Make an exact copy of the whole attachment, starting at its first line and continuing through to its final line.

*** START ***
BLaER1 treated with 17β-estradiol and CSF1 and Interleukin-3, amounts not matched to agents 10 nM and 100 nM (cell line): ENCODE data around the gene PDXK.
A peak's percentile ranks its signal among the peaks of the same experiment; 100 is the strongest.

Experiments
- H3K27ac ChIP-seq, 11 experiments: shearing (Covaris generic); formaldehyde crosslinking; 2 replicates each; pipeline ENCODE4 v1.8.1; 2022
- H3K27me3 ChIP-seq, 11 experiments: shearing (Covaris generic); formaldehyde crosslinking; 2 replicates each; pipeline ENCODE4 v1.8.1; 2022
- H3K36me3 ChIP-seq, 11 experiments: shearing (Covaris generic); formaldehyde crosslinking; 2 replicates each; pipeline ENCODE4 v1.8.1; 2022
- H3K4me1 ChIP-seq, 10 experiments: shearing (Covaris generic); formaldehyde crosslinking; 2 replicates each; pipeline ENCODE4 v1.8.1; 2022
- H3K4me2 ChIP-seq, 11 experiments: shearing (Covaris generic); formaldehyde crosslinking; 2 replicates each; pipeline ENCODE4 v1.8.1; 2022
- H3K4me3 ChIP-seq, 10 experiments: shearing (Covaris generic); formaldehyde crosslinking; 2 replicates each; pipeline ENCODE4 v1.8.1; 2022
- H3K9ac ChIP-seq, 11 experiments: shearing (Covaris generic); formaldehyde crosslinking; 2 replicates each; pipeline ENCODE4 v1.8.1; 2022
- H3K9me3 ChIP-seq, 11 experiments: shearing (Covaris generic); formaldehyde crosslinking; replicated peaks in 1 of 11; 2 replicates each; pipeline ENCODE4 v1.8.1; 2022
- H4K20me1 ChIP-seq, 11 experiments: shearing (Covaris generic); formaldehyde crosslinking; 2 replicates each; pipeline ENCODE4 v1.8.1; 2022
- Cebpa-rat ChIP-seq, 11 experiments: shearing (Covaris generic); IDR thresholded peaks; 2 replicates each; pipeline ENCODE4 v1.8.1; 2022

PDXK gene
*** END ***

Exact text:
BLaER1 treated with 17β-estradiol and CSF1 and Interleukin-3, amounts not matched to agents 10 nM and 100 nM (cell line): ENCODE data around the gene PDXK.
A peak's percentile ranks its signal among the peaks of the same experiment; 100 is the strongest.

Experiments
- H3K27ac ChIP-seq, 11 experiments: shearing (Covaris generic); formaldehyde crosslinking; 2 replicates each; pipeline ENCODE4 v1.8.1; 2022
- H3K27me3 ChIP-seq, 11 experiments: shearing (Covaris generic); formaldehyde crosslinking; 2 replicates each; pipeline ENCODE4 v1.8.1; 2022
- H3K36me3 ChIP-seq, 11 experiments: shearing (Covaris generic); formaldehyde crosslinking; 2 replicates each; pipeline ENCODE4 v1.8.1; 2022
- H3K4me1 ChIP-seq, 10 experiments: shearing (Covaris generic); formaldehyde crosslinking; 2 replicates each; pipeline ENCODE4 v1.8.1; 2022
- H3K4me2 ChIP-seq, 11 experiments: shearing (Covaris generic); formaldehyde crosslinking; 2 replicates each; pipeline ENCODE4 v1.8.1; 2022
- H3K4me3 ChIP-seq, 10 experiments: shearing (Covaris generic); formaldehyde crosslinking; 2 replicates each; pipeline ENCODE4 v1.8.1; 2022
- H3K9ac ChIP-seq, 11 experiments: shearing (Covaris generic); formaldehyde crosslinking; 2 replicates each; pipeline ENCODE4 v1.8.1; 2022
- H3K9me3 ChIP-seq, 11 experiments: shearing (Covaris generic); formaldehyde crosslinking; replicated peaks in 1 of 11; 2 replicates each; pipeline ENCODE4 v1.8.1; 2022
- H4K20me1 ChIP-seq, 11 experiments: shearing (Covaris generic); formaldehyde crosslinking; 2 replicates each; pipeline ENCODE4 v1.8.1; 2022
- Cebpa-rat ChIP-seq, 11 experiments: shearing (Covaris generic); IDR thresholded peaks; 2 replicates each; pipeline ENCODE4 v1.8.1; 2022

PDXK gene